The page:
How to Check for Ticks
Ticks have made the headlines more than once this summer, with researchers announcing that ticks can be found on a shocking one third of dogs in the UK. Ticks can carry a range of diseases, including potentially fatal parasites, so it is essential to take the time to check for and treat them. Our vet nurse, Mel, has put together this helpful guide…
Dogs and cats can pick up ticks in a variety of places UK wide. Even if you don’t live in the countryside, it’s still worth checking your pets daily to ensure they haven’t collected any nasty creepy-crawlies whilst out exploring.
Rub your hands gently all over your pet against the direction of the hair to check for any abnormal lumps and bumps, including the legs, tail and ears. If you think you have found a tick, call your veterinary practice for advice on how to remove it.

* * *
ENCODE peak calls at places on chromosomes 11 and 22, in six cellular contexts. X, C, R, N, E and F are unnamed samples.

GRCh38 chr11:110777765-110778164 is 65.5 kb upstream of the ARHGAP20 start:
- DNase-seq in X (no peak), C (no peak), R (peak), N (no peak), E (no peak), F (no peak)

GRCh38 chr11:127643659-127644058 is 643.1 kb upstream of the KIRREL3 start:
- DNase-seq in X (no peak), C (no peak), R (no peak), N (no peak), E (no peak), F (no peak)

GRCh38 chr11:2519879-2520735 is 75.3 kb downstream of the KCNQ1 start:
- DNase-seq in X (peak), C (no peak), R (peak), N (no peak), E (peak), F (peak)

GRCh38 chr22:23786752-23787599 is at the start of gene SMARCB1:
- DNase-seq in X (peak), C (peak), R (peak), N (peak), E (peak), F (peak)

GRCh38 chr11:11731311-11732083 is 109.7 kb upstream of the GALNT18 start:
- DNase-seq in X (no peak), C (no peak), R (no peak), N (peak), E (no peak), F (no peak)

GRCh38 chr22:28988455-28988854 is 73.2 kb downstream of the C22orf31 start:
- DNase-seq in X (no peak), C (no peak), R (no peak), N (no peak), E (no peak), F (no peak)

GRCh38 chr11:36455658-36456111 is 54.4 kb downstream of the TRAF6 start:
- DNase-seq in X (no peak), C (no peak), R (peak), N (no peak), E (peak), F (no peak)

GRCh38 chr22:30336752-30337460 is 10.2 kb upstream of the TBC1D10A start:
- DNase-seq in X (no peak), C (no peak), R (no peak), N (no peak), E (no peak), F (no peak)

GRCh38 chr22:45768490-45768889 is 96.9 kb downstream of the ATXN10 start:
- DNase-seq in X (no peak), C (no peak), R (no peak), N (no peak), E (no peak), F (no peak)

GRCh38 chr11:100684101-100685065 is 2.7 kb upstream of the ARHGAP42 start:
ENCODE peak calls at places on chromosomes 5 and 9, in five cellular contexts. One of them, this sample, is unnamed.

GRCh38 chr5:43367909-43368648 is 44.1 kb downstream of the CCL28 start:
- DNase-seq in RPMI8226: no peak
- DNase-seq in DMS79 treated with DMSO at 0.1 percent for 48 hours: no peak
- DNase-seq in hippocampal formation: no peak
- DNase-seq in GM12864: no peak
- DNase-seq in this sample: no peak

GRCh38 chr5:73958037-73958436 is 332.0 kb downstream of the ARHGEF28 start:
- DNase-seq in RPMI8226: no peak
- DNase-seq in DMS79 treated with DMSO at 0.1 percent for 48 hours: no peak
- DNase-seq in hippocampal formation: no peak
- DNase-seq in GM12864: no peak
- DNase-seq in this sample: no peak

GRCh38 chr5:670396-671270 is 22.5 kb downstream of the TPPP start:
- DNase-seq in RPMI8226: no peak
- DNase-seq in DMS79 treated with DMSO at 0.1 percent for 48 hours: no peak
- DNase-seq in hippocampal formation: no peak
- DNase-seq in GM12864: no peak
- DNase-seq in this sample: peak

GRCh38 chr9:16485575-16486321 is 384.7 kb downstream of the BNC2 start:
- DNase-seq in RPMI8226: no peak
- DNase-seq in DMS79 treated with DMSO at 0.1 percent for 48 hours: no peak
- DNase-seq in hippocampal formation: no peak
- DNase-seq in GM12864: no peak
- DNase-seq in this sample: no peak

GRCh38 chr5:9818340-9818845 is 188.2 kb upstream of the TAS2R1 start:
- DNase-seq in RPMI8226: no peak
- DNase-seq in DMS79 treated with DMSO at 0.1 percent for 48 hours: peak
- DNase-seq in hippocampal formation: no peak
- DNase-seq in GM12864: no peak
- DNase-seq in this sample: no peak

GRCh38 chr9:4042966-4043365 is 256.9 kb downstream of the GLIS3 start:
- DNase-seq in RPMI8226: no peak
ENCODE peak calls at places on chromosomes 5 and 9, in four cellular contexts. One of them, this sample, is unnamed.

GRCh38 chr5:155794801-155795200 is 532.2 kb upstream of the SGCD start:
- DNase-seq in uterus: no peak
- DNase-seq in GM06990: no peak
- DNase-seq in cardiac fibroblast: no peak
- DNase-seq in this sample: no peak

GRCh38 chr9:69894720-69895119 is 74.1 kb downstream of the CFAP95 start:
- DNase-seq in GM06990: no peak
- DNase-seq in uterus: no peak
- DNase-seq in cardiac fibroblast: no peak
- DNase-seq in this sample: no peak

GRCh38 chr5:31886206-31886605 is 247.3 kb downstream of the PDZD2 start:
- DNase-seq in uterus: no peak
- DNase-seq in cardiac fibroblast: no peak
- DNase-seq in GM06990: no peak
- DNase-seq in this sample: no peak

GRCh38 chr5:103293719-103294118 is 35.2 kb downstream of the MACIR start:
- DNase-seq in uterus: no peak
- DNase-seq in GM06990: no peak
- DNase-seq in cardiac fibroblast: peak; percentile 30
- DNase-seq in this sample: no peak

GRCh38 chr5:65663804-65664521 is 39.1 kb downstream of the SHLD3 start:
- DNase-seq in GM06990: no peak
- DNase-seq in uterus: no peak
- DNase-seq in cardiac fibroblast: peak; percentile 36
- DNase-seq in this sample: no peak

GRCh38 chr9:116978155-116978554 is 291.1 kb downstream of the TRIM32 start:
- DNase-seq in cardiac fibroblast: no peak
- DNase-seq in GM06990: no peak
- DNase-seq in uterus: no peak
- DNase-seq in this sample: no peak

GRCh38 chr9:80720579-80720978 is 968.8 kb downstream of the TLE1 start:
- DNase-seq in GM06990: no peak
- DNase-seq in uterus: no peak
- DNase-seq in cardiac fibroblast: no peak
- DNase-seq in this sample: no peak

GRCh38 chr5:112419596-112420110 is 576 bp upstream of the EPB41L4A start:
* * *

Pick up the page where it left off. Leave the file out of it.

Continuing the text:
Many practices will be able to offer a nurse consultation to remove the tick effectively. It’s really important you do not just pull the tick off, as mouth parts maybe left imbedded in your pet’s skin causing irritation and infection. They must be removed in a specific way and disposed of – your veterinary practice will be able to advise you the best course of action.
Most importantly, ticks can carry a number of diseases, some of them fatal. The best plan is to prevent against them by using a tick prevention treatment available from your veterinary practice.
Ticks will pass on a disease after they have attached and started to feed, usually following 24 hours of first attachment. There are many treatments available to either repel ticks or kill following their first bite (before they can pass on a disease) in the form of tablets, spot-ons or sprays.
Ask your practice about the best treatment for your pet and help prevent your beloved cat or dog picking up these nasty little critters before it’s too late!